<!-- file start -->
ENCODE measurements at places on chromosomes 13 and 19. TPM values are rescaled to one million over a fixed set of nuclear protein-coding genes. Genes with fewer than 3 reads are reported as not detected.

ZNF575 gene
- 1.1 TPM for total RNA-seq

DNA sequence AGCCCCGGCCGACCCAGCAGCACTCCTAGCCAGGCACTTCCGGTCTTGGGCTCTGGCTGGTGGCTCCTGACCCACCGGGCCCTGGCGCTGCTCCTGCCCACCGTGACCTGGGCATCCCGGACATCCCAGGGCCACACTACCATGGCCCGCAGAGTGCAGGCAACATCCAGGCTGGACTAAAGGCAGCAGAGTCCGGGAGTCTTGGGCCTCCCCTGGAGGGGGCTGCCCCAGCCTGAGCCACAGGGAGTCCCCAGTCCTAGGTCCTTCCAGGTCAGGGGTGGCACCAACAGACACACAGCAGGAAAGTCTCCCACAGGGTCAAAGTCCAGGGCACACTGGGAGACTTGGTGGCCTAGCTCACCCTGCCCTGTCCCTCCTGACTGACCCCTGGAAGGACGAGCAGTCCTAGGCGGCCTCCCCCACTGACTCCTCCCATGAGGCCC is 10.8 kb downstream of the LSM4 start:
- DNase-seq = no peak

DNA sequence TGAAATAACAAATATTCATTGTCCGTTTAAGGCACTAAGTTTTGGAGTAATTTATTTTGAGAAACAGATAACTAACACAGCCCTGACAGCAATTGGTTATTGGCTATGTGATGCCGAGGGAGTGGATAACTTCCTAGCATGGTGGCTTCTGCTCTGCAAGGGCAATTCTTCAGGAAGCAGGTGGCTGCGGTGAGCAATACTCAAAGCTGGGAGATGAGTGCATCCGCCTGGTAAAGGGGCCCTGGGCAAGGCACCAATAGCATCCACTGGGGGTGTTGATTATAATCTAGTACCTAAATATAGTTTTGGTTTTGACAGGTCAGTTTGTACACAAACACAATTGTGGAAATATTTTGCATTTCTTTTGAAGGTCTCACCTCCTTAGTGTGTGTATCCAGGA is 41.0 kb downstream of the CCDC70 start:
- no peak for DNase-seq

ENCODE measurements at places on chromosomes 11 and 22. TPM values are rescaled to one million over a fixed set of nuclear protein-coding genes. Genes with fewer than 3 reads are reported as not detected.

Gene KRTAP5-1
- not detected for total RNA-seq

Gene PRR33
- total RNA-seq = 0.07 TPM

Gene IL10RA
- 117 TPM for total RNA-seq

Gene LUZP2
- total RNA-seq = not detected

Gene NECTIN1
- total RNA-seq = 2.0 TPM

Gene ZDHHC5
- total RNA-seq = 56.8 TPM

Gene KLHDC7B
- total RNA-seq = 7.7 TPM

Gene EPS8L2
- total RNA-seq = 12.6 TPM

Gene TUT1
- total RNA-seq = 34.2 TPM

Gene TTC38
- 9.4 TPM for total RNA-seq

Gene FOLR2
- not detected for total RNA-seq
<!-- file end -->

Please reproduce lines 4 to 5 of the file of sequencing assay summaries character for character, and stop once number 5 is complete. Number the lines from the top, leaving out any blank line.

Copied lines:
DNA sequence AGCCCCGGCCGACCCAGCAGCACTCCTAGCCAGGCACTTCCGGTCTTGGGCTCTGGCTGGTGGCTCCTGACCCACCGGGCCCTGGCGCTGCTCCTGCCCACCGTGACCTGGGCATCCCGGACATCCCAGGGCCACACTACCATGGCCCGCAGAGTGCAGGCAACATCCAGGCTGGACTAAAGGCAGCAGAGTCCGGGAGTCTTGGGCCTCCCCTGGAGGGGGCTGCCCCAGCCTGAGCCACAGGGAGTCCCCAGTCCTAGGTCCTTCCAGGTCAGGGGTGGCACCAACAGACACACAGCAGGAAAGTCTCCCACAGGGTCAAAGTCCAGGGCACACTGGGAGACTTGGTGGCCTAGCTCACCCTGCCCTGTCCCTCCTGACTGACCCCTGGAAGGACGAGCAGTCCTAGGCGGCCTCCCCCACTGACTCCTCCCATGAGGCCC is 10.8 kb downstream of the LSM4 start:
- DNase-seq = no peak